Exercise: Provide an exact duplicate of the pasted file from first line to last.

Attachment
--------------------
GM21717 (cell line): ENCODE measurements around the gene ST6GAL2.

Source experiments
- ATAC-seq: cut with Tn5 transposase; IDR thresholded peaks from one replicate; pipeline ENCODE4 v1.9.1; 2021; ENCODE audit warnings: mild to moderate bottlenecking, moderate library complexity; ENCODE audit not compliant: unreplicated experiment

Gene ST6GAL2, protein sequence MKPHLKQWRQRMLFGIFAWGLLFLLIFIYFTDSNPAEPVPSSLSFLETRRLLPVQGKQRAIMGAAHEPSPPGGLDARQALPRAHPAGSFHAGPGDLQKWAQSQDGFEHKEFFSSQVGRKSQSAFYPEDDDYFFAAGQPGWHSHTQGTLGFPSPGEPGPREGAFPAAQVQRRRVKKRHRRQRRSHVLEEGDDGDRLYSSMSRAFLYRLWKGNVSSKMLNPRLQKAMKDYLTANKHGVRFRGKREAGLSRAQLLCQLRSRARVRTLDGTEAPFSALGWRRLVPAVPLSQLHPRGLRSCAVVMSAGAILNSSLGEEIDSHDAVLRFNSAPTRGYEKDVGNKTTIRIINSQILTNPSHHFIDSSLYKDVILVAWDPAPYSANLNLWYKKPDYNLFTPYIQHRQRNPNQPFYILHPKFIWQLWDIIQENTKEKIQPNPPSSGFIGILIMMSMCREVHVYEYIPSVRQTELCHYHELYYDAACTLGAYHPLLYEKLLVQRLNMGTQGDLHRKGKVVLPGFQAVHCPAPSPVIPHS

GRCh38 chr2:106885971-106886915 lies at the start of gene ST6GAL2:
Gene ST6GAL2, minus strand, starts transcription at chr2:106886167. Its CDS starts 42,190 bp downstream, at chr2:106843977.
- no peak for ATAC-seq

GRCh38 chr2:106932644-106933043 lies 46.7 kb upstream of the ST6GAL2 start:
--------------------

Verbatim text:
GM21717 (cell line): ENCODE measurements around the gene ST6GAL2.

Source experiments
- ATAC-seq: cut with Tn5 transposase; IDR thresholded peaks from one replicate; pipeline ENCODE4 v1.9.1; 2021; ENCODE audit warnings: mild to moderate bottlenecking, moderate library complexity; ENCODE audit not compliant: unreplicated experiment

Gene ST6GAL2, protein sequence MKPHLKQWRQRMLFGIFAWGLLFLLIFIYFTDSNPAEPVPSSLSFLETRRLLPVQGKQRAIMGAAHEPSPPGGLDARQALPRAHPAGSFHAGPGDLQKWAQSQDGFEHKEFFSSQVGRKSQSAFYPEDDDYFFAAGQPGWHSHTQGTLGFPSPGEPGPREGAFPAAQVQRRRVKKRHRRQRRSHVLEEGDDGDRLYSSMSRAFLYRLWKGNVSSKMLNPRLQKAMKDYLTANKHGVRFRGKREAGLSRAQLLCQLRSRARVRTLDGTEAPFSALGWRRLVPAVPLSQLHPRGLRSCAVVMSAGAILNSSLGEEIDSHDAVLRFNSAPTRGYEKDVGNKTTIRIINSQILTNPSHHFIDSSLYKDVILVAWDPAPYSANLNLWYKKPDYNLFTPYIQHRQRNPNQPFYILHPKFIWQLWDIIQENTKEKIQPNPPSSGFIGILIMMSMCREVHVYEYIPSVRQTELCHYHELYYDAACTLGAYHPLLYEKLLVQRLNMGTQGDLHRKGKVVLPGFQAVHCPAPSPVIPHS

GRCh38 chr2:106885971-106886915 lies at the start of gene ST6GAL2:
Gene ST6GAL2, minus strand, starts transcription at chr2:106886167. Its CDS starts 42,190 bp downstream, at chr2:106843977.
- no peak for ATAC-seq

GRCh38 chr2:106932644-106933043 lies 46.7 kb upstream of the ST6GAL2 start: